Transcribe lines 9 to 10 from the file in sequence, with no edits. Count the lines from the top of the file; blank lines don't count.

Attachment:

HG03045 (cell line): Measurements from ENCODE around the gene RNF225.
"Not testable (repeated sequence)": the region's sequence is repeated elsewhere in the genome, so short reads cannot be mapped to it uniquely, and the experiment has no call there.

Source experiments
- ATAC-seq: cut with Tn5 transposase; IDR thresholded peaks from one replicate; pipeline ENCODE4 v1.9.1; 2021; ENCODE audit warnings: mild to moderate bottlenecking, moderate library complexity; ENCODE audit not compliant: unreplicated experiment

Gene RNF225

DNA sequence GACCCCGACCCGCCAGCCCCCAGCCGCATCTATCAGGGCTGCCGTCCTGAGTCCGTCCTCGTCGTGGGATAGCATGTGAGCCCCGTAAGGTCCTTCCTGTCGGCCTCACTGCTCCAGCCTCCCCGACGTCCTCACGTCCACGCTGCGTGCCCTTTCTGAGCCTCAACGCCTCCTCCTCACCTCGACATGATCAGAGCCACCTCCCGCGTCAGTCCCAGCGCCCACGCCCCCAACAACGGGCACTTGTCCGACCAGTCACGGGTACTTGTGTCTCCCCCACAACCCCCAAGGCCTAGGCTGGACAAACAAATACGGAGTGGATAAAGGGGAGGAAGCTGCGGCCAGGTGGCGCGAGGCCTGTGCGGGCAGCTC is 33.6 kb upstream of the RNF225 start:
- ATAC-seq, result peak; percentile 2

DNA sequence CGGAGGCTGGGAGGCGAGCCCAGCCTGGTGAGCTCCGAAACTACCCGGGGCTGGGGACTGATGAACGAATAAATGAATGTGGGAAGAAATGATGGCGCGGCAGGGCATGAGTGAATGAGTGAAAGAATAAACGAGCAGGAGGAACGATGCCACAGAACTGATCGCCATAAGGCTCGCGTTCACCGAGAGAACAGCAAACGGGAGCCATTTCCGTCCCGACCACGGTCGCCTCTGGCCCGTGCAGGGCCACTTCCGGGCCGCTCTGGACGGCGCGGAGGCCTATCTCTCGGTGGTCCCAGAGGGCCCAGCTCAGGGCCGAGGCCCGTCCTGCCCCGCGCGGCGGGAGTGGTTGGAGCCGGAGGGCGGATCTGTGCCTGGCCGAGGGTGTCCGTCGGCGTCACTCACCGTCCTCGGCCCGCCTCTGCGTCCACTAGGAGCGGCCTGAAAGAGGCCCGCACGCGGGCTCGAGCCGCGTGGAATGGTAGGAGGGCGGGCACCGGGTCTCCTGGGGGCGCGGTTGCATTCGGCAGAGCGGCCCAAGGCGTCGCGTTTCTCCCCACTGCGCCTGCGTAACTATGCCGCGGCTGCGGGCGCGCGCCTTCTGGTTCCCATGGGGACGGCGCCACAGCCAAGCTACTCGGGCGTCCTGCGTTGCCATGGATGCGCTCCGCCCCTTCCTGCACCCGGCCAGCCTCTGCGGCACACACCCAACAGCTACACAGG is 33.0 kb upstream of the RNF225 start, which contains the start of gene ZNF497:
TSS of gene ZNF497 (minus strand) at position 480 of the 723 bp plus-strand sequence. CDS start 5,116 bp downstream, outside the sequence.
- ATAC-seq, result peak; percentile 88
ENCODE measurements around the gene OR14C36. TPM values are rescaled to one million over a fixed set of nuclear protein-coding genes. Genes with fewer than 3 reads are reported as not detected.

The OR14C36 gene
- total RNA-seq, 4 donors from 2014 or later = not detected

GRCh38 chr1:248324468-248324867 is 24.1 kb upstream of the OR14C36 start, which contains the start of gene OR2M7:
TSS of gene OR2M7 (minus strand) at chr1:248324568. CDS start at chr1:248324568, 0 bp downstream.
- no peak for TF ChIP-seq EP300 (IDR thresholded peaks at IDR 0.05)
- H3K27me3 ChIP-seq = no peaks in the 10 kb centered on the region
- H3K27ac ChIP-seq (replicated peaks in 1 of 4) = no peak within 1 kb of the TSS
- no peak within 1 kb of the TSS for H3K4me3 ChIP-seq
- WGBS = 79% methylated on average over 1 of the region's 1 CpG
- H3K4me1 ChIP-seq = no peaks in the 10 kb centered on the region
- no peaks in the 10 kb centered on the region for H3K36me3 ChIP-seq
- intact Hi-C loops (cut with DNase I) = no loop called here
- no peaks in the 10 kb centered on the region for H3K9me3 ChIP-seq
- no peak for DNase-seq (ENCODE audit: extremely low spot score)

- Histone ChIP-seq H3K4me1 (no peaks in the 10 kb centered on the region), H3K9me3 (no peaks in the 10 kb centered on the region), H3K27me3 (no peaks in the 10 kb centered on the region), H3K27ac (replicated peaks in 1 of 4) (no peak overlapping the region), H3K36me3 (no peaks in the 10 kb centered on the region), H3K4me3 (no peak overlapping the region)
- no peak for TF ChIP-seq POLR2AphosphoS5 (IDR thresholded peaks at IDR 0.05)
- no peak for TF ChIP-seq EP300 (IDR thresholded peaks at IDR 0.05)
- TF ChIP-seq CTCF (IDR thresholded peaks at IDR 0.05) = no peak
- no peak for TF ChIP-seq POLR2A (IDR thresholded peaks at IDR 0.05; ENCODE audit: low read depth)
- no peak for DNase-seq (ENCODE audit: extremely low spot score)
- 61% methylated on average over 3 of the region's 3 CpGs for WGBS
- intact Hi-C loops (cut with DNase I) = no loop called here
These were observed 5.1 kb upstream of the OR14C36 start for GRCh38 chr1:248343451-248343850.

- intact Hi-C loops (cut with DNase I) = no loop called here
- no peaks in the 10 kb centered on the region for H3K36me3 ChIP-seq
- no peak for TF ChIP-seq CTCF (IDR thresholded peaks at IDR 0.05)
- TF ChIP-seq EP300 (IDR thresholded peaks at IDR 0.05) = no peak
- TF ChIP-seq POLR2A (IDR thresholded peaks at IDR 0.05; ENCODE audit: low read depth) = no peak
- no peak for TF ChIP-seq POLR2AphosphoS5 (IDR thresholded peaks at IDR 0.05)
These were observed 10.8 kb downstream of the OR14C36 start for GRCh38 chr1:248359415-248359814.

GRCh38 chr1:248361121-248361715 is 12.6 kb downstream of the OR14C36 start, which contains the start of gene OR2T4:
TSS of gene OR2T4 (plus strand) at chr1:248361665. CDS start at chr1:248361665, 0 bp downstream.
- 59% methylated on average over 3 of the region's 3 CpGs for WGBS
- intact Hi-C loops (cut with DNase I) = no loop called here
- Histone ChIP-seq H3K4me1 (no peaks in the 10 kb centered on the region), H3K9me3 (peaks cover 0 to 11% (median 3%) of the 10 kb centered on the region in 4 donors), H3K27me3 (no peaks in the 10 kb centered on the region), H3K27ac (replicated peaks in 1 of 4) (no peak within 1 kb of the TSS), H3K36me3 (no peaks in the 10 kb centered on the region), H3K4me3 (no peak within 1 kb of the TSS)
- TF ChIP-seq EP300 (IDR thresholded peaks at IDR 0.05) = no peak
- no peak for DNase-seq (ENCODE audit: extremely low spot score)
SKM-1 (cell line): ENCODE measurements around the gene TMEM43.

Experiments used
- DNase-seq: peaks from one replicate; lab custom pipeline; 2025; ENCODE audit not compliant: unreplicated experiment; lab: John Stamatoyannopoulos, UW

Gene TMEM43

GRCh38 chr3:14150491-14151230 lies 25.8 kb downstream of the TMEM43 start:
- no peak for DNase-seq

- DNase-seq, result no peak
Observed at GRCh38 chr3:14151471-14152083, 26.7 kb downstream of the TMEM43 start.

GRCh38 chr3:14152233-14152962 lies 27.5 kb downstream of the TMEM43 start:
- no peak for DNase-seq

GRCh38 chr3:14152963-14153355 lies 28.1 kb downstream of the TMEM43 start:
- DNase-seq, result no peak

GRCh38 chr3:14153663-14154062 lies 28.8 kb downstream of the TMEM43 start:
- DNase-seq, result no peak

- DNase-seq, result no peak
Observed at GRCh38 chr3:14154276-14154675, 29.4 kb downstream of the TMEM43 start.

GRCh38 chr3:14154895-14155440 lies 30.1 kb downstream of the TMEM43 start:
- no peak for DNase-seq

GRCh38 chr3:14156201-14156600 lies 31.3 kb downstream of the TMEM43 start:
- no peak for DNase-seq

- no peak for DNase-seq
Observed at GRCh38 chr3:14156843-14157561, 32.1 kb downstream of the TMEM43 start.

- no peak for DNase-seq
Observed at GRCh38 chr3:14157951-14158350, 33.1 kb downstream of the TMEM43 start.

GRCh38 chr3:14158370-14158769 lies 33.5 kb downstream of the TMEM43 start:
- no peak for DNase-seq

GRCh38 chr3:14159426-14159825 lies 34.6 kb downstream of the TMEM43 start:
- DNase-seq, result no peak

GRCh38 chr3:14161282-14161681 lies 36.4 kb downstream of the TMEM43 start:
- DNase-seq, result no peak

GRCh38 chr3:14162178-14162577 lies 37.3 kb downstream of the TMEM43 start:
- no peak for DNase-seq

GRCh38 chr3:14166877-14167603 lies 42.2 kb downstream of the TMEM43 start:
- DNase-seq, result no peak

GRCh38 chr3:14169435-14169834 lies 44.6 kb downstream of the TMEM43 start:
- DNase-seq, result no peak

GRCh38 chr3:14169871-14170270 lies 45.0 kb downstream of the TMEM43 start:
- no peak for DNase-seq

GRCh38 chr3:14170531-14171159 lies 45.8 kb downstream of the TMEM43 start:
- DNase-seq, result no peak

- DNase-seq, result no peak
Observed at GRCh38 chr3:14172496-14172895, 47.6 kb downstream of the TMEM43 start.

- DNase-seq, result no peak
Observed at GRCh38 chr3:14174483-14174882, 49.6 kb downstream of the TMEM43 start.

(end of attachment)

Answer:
TSS of gene ZNF497 (minus strand) at position 480 of the 723 bp plus-strand sequence. CDS start 5,116 bp downstream, outside the sequence.
- ATAC-seq, result peak; percentile 88